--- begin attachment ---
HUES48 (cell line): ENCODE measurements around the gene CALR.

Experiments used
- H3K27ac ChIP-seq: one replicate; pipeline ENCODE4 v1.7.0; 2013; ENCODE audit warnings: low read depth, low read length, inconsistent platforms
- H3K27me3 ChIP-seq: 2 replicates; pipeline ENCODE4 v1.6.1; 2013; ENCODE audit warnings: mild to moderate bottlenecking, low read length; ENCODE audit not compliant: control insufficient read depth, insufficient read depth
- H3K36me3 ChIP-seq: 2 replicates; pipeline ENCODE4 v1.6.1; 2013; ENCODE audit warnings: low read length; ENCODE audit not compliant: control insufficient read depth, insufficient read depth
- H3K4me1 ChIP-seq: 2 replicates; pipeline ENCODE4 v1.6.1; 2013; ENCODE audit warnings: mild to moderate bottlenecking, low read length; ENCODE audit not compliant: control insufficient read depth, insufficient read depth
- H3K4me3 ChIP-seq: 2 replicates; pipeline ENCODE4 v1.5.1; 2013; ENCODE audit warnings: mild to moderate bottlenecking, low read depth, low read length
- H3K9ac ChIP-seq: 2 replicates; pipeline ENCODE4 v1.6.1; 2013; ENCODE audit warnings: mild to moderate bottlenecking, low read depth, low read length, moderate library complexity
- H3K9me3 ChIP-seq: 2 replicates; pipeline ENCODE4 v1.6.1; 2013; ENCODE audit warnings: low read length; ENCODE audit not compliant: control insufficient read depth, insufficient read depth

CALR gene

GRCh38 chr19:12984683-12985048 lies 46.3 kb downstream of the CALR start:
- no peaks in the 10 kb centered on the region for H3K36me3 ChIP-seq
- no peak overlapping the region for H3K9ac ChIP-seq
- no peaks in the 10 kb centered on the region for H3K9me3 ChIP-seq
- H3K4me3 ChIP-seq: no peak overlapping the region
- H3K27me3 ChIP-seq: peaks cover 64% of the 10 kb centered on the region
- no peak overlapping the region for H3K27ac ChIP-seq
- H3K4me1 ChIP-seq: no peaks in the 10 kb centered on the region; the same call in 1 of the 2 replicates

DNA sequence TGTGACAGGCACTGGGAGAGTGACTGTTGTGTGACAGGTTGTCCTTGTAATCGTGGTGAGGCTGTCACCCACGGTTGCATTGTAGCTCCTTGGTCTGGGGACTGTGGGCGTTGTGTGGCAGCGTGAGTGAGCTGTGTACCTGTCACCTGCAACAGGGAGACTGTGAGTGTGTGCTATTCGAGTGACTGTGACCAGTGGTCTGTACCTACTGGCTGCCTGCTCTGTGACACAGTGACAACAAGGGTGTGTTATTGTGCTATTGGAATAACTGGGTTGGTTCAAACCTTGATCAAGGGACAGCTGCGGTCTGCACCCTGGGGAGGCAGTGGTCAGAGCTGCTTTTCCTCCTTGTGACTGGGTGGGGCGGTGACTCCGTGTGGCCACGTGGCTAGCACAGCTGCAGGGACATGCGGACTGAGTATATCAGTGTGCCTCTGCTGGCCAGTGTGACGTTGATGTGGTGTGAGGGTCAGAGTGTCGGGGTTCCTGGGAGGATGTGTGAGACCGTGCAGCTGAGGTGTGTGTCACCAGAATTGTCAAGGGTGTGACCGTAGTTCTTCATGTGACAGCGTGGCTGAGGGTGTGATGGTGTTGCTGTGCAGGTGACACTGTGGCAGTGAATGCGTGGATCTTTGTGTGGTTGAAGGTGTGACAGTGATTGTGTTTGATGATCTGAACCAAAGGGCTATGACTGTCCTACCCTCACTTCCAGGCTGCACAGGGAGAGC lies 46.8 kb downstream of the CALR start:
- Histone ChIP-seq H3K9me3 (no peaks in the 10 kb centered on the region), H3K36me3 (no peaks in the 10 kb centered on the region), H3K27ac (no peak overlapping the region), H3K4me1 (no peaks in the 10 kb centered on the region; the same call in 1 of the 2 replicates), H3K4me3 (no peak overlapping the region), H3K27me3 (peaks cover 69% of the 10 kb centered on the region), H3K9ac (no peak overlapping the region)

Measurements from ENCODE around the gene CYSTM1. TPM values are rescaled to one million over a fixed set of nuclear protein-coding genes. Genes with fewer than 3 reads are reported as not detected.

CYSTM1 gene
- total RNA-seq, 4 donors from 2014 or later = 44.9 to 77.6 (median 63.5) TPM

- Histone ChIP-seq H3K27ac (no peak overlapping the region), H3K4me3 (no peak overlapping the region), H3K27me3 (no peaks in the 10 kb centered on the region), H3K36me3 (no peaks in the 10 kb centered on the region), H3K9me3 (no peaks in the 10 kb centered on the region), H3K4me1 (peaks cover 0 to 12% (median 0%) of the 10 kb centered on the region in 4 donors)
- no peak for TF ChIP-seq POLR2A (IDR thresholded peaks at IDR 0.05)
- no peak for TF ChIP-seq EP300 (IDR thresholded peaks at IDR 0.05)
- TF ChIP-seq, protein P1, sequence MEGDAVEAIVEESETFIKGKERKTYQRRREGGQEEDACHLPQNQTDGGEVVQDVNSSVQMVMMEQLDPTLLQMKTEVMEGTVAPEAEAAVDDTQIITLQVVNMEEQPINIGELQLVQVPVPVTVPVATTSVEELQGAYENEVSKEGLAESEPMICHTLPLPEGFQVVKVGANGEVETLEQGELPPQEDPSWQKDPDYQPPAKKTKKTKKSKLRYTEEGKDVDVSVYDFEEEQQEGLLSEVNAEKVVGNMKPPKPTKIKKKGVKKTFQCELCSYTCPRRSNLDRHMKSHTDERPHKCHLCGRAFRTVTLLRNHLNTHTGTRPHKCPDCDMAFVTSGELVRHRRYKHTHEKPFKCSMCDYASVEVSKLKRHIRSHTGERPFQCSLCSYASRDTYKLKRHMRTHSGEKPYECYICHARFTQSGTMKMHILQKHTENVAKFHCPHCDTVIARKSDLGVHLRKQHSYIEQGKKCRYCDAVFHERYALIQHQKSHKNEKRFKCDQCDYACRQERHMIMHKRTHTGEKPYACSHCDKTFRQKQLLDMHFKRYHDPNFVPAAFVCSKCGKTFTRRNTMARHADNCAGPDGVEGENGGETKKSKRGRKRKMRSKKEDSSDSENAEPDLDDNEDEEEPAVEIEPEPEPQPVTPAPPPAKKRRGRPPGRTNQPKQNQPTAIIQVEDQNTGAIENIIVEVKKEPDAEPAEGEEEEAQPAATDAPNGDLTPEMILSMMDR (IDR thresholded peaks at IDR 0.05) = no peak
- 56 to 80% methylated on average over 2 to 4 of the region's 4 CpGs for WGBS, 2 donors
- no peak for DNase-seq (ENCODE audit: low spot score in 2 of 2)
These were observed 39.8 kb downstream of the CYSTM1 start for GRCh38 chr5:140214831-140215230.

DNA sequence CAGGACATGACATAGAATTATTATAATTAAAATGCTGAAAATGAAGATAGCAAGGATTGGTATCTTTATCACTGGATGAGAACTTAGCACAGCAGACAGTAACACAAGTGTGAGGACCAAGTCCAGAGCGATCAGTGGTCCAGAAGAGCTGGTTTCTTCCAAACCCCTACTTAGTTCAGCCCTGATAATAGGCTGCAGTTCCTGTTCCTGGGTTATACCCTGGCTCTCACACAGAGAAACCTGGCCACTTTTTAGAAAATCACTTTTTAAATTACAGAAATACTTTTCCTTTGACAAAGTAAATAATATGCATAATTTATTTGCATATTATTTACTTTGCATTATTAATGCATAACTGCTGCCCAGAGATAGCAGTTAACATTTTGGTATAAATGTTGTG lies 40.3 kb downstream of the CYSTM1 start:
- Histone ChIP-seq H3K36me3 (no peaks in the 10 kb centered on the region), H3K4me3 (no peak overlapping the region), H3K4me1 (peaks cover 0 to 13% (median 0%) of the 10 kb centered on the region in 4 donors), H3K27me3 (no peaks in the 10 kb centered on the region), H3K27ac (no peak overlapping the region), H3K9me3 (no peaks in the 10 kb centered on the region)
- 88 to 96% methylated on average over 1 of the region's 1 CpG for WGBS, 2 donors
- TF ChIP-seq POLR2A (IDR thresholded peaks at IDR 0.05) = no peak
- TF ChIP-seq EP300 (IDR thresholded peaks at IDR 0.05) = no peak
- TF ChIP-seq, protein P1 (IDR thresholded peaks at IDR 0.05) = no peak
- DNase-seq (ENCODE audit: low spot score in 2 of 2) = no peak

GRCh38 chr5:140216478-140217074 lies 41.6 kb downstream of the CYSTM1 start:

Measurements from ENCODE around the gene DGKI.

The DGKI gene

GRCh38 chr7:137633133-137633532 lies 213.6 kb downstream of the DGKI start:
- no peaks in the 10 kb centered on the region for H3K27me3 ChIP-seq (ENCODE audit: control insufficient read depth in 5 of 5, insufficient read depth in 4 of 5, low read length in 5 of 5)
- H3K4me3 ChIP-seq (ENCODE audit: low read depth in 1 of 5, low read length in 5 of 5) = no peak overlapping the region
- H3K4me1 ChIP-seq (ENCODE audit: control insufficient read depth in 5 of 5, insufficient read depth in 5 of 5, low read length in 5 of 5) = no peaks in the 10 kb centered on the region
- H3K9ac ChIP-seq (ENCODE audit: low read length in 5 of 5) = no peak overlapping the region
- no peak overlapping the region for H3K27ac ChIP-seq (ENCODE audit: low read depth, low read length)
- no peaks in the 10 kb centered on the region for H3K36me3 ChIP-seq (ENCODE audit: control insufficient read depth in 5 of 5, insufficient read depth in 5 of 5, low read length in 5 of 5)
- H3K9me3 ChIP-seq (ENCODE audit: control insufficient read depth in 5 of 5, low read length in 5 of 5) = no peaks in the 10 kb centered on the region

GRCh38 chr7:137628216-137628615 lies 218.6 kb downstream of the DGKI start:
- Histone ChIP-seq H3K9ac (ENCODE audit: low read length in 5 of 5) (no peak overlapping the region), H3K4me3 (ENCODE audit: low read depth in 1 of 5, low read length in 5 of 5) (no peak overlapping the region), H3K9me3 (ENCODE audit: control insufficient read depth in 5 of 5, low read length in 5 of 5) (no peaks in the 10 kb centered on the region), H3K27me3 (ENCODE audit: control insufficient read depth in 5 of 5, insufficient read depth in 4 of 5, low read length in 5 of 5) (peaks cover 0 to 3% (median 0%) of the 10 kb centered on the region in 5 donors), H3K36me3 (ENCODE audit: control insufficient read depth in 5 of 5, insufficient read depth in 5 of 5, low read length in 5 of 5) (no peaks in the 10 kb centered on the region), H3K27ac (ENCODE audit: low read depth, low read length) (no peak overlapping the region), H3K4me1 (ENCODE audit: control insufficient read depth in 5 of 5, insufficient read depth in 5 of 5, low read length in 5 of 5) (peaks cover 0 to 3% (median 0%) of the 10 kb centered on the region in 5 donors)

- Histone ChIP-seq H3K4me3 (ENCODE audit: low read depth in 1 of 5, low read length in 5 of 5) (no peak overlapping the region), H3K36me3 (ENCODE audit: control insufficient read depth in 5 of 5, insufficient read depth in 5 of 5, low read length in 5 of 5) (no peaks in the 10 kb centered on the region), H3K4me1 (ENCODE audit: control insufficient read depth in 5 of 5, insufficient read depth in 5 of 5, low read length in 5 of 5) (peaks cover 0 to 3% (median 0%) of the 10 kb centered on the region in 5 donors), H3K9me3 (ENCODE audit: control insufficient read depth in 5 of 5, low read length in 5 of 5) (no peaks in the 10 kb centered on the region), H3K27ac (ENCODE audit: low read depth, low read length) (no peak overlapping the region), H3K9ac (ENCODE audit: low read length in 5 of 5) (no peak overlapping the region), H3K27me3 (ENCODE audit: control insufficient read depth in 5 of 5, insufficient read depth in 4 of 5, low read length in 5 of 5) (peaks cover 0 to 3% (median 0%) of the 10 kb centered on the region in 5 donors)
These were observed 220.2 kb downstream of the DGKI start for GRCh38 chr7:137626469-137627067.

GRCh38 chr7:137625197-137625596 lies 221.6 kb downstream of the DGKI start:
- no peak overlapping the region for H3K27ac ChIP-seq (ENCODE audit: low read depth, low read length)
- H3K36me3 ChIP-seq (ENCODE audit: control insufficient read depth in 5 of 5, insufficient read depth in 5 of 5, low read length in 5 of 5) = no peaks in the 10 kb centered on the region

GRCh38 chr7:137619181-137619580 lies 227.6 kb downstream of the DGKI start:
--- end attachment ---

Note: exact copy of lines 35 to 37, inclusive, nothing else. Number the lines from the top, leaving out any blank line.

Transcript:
- TF ChIP-seq EP300 (IDR thresholded peaks at IDR 0.05) = no peak
- TF ChIP-seq, protein P1 (IDR thresholded peaks at IDR 0.05) = no peak
- DNase-seq (ENCODE audit: low spot score in 2 of 2) = no peak